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Free trade agreements, intellectual property and access to medicines


Free Trade Agreements, Intellectual Property, and Access to Medicines

Health GAP, Médecins Sans Frontières, Oxfam, Third World Network, TNP+,
EATG, GAT, SGAC, Solidarite Sida, Canadian HIV/AIDS Legal Network

13 August 2006

Patent and data protection rules in free trade agreements have a profound
impact on the ability of developing countries to access life saving
medicines of assured quality. When drug sales were tightly controlled by
large pharmaceutical companies, patented, highly active antiretroviral
therapy cost $10,000 a year. Bypassing and annulling patent rules allowed
generic producers to manufacture and sell the same medicines in preferred
fixed-dose combinations for as little as $140 year.

Wealthy countries imposed a global baseline of intellectual property
protections with the 1994 WTO TRIPS Agreement. Developing countries fought
back against patent hegemony and in 2001 won the historical Doha Declaration
on the TRIPS Agreement and Public Health, which reaffirmed that TRIPS
supports governments’ right to protect public health and promote access to
medicines to all. It took two years (until August 30, 2003) for the WTO to
adopt a flawed Decision that partially addresses the problem of permitting
export of low-cost generics to developing countries that do not have the
capacity to produce these medicines domestically.

However, the U.S. government continues to pursue ever-higher intellectual
property protections in regional and bilateral free trade agreements,
thereby restricting developing countries’ ability to purchase affordable
versions of newer medicines. In the past five years the U.S. has concluded
negotiations with Australia, Bahrain, Chile, Central American countries and
the Dominican Republic, Colombia, Peru, Jordan, Morocco, Oman and Singapore.
It is currently negotiating bilateral free trade agreements with Thailand,
Malaysia, South Korea, the United Arab Emirates, Ecuador and Panama, and
attempted to pursue regional negotiations in Southern Africa and the entire
Western Hemisphere (the FTAA). In each negotiation, the U.S. tries to impose
U.S.-style intellectual property protections on other nations, which exceed
TRIPS standards, and in some instances even exceed U.S. law. These
TRIPS-plus intellectual property protections dramatically undermine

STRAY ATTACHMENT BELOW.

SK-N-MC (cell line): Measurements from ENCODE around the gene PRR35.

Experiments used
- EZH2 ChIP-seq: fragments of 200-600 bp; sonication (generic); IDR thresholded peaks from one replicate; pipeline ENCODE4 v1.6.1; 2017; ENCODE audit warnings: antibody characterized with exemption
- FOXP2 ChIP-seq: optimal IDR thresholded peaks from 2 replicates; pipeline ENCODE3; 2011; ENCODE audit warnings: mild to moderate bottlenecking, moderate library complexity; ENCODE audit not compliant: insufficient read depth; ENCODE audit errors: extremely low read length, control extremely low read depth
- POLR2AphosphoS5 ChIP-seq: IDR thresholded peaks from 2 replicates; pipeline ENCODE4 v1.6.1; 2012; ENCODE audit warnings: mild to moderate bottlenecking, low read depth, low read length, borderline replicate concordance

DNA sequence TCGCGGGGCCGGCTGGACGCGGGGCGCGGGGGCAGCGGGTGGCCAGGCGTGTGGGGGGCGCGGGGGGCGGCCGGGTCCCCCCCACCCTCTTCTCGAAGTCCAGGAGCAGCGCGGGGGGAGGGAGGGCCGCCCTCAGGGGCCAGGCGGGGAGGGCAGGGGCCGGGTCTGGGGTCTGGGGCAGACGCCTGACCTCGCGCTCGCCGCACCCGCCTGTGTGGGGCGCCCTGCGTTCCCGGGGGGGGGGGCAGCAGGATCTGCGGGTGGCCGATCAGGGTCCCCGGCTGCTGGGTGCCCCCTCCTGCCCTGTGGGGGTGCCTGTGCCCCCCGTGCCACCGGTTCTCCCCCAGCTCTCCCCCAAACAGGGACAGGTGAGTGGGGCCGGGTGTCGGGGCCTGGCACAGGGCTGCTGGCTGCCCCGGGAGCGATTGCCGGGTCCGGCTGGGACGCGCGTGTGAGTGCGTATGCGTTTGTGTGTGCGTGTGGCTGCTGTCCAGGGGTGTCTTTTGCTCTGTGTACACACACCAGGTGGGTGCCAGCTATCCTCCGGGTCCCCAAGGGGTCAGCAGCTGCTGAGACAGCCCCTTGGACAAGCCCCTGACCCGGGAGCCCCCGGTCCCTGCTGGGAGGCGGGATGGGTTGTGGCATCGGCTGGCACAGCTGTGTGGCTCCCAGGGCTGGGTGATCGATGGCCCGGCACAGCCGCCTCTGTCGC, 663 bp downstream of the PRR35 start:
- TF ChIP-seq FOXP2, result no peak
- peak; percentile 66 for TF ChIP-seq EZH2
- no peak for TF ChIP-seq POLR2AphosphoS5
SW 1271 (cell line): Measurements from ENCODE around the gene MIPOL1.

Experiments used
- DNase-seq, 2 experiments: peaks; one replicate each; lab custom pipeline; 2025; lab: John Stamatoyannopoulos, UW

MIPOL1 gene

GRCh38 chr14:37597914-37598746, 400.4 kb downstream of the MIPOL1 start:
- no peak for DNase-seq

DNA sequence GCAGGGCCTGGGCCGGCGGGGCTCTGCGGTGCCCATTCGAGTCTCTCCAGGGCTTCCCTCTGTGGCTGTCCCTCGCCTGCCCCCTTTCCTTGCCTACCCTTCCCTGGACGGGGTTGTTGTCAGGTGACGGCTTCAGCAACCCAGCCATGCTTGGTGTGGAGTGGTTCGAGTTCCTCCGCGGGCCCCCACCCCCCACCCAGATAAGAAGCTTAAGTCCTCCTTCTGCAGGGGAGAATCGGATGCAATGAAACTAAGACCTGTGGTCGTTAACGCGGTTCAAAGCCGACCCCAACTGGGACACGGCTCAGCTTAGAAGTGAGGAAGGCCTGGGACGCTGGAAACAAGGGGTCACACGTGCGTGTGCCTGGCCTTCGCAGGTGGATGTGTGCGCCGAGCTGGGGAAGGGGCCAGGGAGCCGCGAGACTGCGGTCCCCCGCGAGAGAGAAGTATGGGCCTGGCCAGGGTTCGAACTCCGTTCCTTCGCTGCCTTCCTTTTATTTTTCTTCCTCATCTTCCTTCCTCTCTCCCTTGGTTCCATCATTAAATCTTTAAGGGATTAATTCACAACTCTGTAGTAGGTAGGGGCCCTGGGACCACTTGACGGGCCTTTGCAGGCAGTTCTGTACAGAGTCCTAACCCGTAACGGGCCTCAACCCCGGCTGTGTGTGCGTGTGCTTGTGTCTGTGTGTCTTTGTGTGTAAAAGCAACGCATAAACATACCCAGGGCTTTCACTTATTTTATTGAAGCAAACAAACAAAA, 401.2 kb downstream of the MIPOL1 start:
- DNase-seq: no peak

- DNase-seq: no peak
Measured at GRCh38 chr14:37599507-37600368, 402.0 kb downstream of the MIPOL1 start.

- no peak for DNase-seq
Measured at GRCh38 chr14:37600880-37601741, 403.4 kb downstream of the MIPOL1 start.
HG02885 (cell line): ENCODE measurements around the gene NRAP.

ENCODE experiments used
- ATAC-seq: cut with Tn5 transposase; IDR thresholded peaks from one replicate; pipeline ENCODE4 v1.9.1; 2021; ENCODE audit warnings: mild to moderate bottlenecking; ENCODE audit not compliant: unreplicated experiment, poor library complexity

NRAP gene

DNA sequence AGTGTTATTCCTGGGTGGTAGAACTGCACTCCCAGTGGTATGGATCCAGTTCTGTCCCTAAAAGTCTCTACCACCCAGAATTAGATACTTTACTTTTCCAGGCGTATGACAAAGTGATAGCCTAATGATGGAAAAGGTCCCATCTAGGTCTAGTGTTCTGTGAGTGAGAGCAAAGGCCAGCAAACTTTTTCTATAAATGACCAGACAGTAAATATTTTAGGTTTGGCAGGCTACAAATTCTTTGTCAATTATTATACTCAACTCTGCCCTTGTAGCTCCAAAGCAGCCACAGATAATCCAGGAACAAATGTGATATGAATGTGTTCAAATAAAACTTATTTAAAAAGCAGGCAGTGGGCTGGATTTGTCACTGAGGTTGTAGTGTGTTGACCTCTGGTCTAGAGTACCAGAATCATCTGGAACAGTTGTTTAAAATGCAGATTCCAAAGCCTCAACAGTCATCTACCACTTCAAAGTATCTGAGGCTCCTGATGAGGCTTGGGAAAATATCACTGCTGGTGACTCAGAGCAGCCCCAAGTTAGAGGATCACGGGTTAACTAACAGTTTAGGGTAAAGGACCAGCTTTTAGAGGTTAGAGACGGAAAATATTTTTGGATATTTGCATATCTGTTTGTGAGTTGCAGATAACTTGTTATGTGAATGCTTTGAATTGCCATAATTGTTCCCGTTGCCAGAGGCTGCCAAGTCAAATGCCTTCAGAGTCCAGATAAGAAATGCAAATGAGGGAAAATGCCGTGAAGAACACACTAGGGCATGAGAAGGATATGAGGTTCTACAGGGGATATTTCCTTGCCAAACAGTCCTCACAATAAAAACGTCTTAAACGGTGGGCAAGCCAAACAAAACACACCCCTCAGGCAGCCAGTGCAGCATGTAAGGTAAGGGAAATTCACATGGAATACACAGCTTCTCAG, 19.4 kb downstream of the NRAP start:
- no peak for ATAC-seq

flexibilities guaranteed in the Doha Declaration and the August 30th

They include provisions to:
- expand the scope of pharmaceutical patents to include new indications, new
formulations, and other minor changes;
- limit grounds for issuing compulsory licenses to emergencies, government
non-commercial use, and competition cases only;
- bar parallel trade of on-patent drugs sold more cheaply elsewhere where
prohibited by contract;
- extend patent monopolies for administrative delays by patent offices and
drug regulatory authorities;
- enhance protections for clinical trial data by providing at least five
years of data exclusivity and by linking drug registration rights to patent
status, thereby preventing registration and sale of generics;
- enforce patent violations and grant drug companies investor-based rights
to sue, including for improvidently granted compulsory licenses.

In sum, the U.S.’s negotiation objectives completely eviscerate the Doha
flexibilities, dramatically increase IP protection, and threaten to reduce
trade in affordable generic medicines.

- A moratorium on intellectual property/patent/data protections in bilateral
and regional trade agreements;
- Adoption of a more streamlined procedure for producing generic
- Drug companies waive their patent rights on HIV and AIDS medicines in
highly affected regions and permit access to their registration data so that
inexpensive generic drugs of assured quality can be quickly approved for
- Enjoin drug companies to adopt systematic tiered pricing that enables
low-priced drugs in middle income countries.

Contacts: Brook Baker, Health GAP 1-617-259-0760
Mohga Kamal-Yanni, Oxfam 44-777-625-5884